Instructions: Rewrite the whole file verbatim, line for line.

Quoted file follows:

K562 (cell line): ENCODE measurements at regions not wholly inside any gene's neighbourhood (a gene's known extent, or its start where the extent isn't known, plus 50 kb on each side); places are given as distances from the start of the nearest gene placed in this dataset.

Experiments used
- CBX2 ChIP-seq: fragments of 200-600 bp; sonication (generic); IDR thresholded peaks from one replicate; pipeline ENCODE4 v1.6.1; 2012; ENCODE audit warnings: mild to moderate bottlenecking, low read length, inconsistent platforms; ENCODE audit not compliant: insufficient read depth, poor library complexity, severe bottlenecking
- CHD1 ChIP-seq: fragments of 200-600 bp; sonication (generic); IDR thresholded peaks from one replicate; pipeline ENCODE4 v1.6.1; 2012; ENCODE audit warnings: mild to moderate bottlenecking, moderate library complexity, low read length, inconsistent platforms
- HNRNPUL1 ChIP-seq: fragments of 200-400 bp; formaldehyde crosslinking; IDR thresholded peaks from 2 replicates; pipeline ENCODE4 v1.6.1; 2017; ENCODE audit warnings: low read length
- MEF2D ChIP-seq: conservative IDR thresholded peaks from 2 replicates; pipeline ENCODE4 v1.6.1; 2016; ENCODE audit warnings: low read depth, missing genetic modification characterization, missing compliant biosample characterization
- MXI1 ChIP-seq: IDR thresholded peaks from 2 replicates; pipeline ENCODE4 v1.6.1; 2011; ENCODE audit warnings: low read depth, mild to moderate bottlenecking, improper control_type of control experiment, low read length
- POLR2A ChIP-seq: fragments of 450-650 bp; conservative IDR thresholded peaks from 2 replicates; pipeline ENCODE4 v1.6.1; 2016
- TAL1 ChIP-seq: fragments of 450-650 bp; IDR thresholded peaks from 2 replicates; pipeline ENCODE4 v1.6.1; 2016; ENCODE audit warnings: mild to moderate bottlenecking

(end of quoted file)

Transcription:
K562 (cell line): ENCODE measurements at regions not wholly inside any gene's neighbourhood (a gene's known extent, or its start where the extent isn't known, plus 50 kb on each side); places are given as distances from the start of the nearest gene placed in this dataset.

Experiments used
- CBX2 ChIP-seq: fragments of 200-600 bp; sonication (generic); IDR thresholded peaks from one replicate; pipeline ENCODE4 v1.6.1; 2012; ENCODE audit warnings: mild to moderate bottlenecking, low read length, inconsistent platforms; ENCODE audit not compliant: insufficient read depth, poor library complexity, severe bottlenecking
- CHD1 ChIP-seq: fragments of 200-600 bp; sonication (generic); IDR thresholded peaks from one replicate; pipeline ENCODE4 v1.6.1; 2012; ENCODE audit warnings: mild to moderate bottlenecking, moderate library complexity, low read length, inconsistent platforms
- HNRNPUL1 ChIP-seq: fragments of 200-400 bp; formaldehyde crosslinking; IDR thresholded peaks from 2 replicates; pipeline ENCODE4 v1.6.1; 2017; ENCODE audit warnings: low read length
- MEF2D ChIP-seq: conservative IDR thresholded peaks from 2 replicates; pipeline ENCODE4 v1.6.1; 2016; ENCODE audit warnings: low read depth, missing genetic modification characterization, missing compliant biosample characterization
- MXI1 ChIP-seq: IDR thresholded peaks from 2 replicates; pipeline ENCODE4 v1.6.1; 2011; ENCODE audit warnings: low read depth, mild to moderate bottlenecking, improper control_type of control experiment, low read length
- POLR2A ChIP-seq: fragments of 450-650 bp; conservative IDR thresholded peaks from 2 replicates; pipeline ENCODE4 v1.6.1; 2016
- TAL1 ChIP-seq: fragments of 450-650 bp; IDR thresholded peaks from 2 replicates; pipeline ENCODE4 v1.6.1; 2016; ENCODE audit warnings: mild to moderate bottlenecking